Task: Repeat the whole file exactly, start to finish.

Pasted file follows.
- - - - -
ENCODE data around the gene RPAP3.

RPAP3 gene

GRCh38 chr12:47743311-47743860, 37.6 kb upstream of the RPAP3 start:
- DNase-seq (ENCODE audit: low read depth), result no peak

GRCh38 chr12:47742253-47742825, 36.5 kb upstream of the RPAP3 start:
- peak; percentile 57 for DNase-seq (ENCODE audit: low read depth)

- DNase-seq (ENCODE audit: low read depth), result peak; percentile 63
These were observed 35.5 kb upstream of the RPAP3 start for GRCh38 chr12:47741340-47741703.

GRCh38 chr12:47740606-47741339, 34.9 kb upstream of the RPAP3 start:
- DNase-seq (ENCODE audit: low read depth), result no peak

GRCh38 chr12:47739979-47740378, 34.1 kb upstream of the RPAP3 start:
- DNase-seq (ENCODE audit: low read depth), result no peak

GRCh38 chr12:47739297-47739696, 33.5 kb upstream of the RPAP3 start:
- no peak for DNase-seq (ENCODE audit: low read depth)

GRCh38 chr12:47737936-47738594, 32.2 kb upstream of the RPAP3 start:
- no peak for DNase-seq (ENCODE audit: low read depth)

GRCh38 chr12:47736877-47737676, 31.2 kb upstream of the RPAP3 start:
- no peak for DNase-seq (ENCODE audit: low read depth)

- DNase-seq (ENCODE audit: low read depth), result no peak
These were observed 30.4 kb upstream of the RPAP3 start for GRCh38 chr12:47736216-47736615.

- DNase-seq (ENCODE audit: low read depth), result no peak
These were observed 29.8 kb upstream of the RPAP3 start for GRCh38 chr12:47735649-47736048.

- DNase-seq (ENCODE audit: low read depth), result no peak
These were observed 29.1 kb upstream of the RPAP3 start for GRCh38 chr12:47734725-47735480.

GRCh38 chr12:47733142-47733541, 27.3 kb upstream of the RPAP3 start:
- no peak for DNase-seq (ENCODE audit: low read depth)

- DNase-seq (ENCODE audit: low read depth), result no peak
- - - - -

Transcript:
ENCODE data around the gene RPAP3.

RPAP3 gene

GRCh38 chr12:47743311-47743860, 37.6 kb upstream of the RPAP3 start:
- DNase-seq (ENCODE audit: low read depth), result no peak

GRCh38 chr12:47742253-47742825, 36.5 kb upstream of the RPAP3 start:
- peak; percentile 57 for DNase-seq (ENCODE audit: low read depth)

- DNase-seq (ENCODE audit: low read depth), result peak; percentile 63
These were observed 35.5 kb upstream of the RPAP3 start for GRCh38 chr12:47741340-47741703.

GRCh38 chr12:47740606-47741339, 34.9 kb upstream of the RPAP3 start:
- DNase-seq (ENCODE audit: low read depth), result no peak

GRCh38 chr12:47739979-47740378, 34.1 kb upstream of the RPAP3 start:
- DNase-seq (ENCODE audit: low read depth), result no peak

GRCh38 chr12:47739297-47739696, 33.5 kb upstream of the RPAP3 start:
- no peak for DNase-seq (ENCODE audit: low read depth)

GRCh38 chr12:47737936-47738594, 32.2 kb upstream of the RPAP3 start:
- no peak for DNase-seq (ENCODE audit: low read depth)

GRCh38 chr12:47736877-47737676, 31.2 kb upstream of the RPAP3 start:
- no peak for DNase-seq (ENCODE audit: low read depth)

- DNase-seq (ENCODE audit: low read depth), result no peak
These were observed 30.4 kb upstream of the RPAP3 start for GRCh38 chr12:47736216-47736615.

- DNase-seq (ENCODE audit: low read depth), result no peak
These were observed 29.8 kb upstream of the RPAP3 start for GRCh38 chr12:47735649-47736048.

- DNase-seq (ENCODE audit: low read depth), result no peak
These were observed 29.1 kb upstream of the RPAP3 start for GRCh38 chr12:47734725-47735480.

GRCh38 chr12:47733142-47733541, 27.3 kb upstream of the RPAP3 start:
- no peak for DNase-seq (ENCODE audit: low read depth)

- DNase-seq (ENCODE audit: low read depth), result no peak